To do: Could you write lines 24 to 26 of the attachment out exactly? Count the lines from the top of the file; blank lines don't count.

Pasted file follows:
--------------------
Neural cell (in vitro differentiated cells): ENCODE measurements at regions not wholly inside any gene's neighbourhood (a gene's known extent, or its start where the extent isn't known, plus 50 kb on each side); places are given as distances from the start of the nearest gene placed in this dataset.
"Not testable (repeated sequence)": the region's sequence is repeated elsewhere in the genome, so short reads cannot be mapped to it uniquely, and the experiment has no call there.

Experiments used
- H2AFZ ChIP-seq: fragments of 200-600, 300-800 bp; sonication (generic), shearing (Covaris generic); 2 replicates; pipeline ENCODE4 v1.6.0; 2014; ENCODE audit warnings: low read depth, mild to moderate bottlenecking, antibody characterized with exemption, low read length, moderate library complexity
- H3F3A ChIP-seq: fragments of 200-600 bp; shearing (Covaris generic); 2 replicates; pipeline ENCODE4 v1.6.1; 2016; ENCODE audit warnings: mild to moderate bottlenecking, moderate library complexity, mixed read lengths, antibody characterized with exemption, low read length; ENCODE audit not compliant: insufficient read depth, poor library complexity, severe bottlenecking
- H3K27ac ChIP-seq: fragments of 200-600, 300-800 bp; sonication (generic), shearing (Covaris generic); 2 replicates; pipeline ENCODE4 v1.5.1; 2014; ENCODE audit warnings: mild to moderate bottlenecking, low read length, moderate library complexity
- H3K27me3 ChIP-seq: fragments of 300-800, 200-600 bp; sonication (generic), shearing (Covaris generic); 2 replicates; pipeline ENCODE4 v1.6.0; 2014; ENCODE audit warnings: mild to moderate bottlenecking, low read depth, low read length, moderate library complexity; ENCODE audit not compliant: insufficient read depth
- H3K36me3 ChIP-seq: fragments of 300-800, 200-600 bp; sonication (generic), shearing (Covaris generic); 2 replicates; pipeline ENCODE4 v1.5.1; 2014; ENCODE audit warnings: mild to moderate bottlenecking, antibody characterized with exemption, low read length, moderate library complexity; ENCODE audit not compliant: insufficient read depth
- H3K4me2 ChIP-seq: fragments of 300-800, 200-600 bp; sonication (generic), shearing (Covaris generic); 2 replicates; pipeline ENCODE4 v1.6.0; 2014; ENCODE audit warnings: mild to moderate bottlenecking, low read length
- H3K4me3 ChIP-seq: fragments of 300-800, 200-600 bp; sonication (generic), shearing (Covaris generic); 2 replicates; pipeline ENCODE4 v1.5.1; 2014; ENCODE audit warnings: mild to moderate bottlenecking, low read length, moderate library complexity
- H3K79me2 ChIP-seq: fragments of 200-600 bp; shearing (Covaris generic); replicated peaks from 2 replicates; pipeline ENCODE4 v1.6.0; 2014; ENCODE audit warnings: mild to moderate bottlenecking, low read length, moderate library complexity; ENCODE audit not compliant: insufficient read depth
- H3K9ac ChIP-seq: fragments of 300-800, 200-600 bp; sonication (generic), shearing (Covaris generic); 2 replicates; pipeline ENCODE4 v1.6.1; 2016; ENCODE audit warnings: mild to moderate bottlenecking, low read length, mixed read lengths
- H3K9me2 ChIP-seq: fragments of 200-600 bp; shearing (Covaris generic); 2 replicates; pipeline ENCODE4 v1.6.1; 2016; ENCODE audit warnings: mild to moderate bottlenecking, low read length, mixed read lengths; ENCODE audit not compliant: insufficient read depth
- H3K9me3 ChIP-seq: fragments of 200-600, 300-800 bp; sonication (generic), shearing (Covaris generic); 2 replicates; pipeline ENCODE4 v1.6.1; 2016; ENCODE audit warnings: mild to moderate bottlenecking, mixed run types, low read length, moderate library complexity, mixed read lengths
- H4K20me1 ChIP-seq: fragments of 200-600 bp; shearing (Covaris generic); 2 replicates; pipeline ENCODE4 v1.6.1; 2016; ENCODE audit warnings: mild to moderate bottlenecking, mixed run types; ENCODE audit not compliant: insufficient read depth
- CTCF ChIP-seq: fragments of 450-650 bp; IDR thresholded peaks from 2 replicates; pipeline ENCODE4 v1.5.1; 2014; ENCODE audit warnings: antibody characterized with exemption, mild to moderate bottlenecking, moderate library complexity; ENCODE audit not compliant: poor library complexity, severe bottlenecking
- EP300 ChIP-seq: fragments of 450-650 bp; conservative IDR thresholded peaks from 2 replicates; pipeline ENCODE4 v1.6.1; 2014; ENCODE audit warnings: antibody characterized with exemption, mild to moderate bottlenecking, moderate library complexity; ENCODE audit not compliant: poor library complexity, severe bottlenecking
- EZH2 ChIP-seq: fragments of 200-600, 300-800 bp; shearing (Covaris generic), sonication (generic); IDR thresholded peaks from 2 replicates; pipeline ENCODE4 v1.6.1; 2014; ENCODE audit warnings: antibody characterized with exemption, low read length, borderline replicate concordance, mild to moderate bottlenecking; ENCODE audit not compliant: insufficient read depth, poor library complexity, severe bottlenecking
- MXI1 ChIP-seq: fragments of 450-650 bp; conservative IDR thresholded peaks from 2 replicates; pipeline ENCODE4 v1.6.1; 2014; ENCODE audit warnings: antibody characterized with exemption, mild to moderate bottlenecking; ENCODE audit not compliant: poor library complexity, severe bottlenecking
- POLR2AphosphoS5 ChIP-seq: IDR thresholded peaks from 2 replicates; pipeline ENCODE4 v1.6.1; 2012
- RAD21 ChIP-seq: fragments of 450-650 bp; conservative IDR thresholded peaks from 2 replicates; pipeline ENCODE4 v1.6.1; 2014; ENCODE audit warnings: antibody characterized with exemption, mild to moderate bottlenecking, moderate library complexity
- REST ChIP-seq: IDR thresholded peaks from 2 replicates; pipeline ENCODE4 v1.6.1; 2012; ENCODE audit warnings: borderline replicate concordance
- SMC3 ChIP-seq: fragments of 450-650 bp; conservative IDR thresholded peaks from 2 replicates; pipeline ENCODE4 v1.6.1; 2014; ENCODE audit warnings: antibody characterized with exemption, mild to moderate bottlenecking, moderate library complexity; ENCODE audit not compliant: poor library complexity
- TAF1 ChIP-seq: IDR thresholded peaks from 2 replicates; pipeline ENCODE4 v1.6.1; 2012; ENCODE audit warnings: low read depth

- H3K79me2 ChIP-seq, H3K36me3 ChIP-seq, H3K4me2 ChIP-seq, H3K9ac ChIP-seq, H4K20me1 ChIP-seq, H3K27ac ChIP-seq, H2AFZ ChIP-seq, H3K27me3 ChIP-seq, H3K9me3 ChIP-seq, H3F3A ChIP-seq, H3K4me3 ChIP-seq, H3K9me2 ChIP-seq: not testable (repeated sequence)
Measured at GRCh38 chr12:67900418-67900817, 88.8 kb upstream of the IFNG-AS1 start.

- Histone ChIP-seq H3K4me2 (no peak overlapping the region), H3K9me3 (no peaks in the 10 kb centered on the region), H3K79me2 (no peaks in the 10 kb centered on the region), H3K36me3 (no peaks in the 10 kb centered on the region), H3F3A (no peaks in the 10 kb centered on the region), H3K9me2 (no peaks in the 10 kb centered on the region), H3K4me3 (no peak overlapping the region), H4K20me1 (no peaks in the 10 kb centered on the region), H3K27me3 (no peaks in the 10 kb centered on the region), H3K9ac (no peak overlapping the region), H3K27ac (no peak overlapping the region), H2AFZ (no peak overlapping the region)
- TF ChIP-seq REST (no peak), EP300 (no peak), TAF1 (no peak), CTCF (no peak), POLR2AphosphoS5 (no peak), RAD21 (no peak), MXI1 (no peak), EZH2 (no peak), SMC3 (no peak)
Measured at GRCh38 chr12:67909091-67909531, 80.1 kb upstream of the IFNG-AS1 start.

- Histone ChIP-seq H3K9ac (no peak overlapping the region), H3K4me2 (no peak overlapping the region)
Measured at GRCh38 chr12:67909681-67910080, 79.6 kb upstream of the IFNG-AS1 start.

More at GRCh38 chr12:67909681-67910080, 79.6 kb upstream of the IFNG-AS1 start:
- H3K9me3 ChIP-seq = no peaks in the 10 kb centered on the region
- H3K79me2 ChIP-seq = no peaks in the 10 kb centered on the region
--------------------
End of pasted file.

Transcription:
- TAF1 ChIP-seq: IDR thresholded peaks from 2 replicates; pipeline ENCODE4 v1.6.1; 2012; ENCODE audit warnings: low read depth

- H3K79me2 ChIP-seq, H3K36me3 ChIP-seq, H3K4me2 ChIP-seq, H3K9ac ChIP-seq, H4K20me1 ChIP-seq, H3K27ac ChIP-seq, H2AFZ ChIP-seq, H3K27me3 ChIP-seq, H3K9me3 ChIP-seq, H3F3A ChIP-seq, H3K4me3 ChIP-seq, H3K9me2 ChIP-seq: not testable (repeated sequence)
Measured at GRCh38 chr12:67900418-67900817, 88.8 kb upstream of the IFNG-AS1 start.